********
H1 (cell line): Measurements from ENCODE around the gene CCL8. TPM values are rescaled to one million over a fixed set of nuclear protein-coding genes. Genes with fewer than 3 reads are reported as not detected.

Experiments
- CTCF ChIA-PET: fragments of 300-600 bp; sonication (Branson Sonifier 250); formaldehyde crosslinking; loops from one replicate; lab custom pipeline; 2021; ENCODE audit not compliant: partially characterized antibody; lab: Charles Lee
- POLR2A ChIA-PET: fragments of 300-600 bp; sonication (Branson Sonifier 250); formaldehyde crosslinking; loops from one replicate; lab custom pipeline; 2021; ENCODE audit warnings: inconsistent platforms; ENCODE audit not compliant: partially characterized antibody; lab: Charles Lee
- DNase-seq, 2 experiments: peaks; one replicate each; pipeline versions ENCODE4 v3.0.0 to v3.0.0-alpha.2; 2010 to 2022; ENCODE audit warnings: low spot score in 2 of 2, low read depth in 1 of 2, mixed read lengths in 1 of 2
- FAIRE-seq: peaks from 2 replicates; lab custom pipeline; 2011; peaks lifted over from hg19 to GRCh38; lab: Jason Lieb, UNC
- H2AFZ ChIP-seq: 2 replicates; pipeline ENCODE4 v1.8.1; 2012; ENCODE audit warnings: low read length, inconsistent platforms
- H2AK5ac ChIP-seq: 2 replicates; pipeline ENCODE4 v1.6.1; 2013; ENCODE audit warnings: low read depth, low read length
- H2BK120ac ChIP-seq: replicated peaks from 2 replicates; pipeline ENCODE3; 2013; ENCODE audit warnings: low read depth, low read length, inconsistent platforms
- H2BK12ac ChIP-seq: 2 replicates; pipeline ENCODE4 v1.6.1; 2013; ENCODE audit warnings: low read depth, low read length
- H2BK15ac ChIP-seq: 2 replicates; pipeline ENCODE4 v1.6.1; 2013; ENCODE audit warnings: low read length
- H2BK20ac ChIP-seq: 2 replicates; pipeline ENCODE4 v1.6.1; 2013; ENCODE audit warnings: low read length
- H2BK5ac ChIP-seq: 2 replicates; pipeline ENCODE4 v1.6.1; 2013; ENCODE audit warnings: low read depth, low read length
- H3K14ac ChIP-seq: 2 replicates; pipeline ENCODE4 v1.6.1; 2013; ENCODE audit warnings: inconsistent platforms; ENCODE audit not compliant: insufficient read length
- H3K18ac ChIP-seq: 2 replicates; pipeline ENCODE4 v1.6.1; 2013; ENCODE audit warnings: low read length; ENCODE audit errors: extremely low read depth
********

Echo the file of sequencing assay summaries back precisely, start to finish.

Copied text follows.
H1 (cell line): Measurements from ENCODE around the gene CCL8. TPM values are rescaled to one million over a fixed set of nuclear protein-coding genes. Genes with fewer than 3 reads are reported as not detected.

Experiments
- CTCF ChIA-PET: fragments of 300-600 bp; sonication (Branson Sonifier 250); formaldehyde crosslinking; loops from one replicate; lab custom pipeline; 2021; ENCODE audit not compliant: partially characterized antibody; lab: Charles Lee
- POLR2A ChIA-PET: fragments of 300-600 bp; sonication (Branson Sonifier 250); formaldehyde crosslinking; loops from one replicate; lab custom pipeline; 2021; ENCODE audit warnings: inconsistent platforms; ENCODE audit not compliant: partially characterized antibody; lab: Charles Lee
- DNase-seq, 2 experiments: peaks; one replicate each; pipeline versions ENCODE4 v3.0.0 to v3.0.0-alpha.2; 2010 to 2022; ENCODE audit warnings: low spot score in 2 of 2, low read depth in 1 of 2, mixed read lengths in 1 of 2
- FAIRE-seq: peaks from 2 replicates; lab custom pipeline; 2011; peaks lifted over from hg19 to GRCh38; lab: Jason Lieb, UNC
- H2AFZ ChIP-seq: 2 replicates; pipeline ENCODE4 v1.8.1; 2012; ENCODE audit warnings: low read length, inconsistent platforms
- H2AK5ac ChIP-seq: 2 replicates; pipeline ENCODE4 v1.6.1; 2013; ENCODE audit warnings: low read depth, low read length
- H2BK120ac ChIP-seq: replicated peaks from 2 replicates; pipeline ENCODE3; 2013; ENCODE audit warnings: low read depth, low read length, inconsistent platforms
- H2BK12ac ChIP-seq: 2 replicates; pipeline ENCODE4 v1.6.1; 2013; ENCODE audit warnings: low read depth, low read length
- H2BK15ac ChIP-seq: 2 replicates; pipeline ENCODE4 v1.6.1; 2013; ENCODE audit warnings: low read length
- H2BK20ac ChIP-seq: 2 replicates; pipeline ENCODE4 v1.6.1; 2013; ENCODE audit warnings: low read length
- H2BK5ac ChIP-seq: 2 replicates; pipeline ENCODE4 v1.6.1; 2013; ENCODE audit warnings: low read depth, low read length
- H3K14ac ChIP-seq: 2 replicates; pipeline ENCODE4 v1.6.1; 2013; ENCODE audit warnings: inconsistent platforms; ENCODE audit not compliant: insufficient read length
- H3K18ac ChIP-seq: 2 replicates; pipeline ENCODE4 v1.6.1; 2013; ENCODE audit warnings: low read length; ENCODE audit errors: extremely low read depth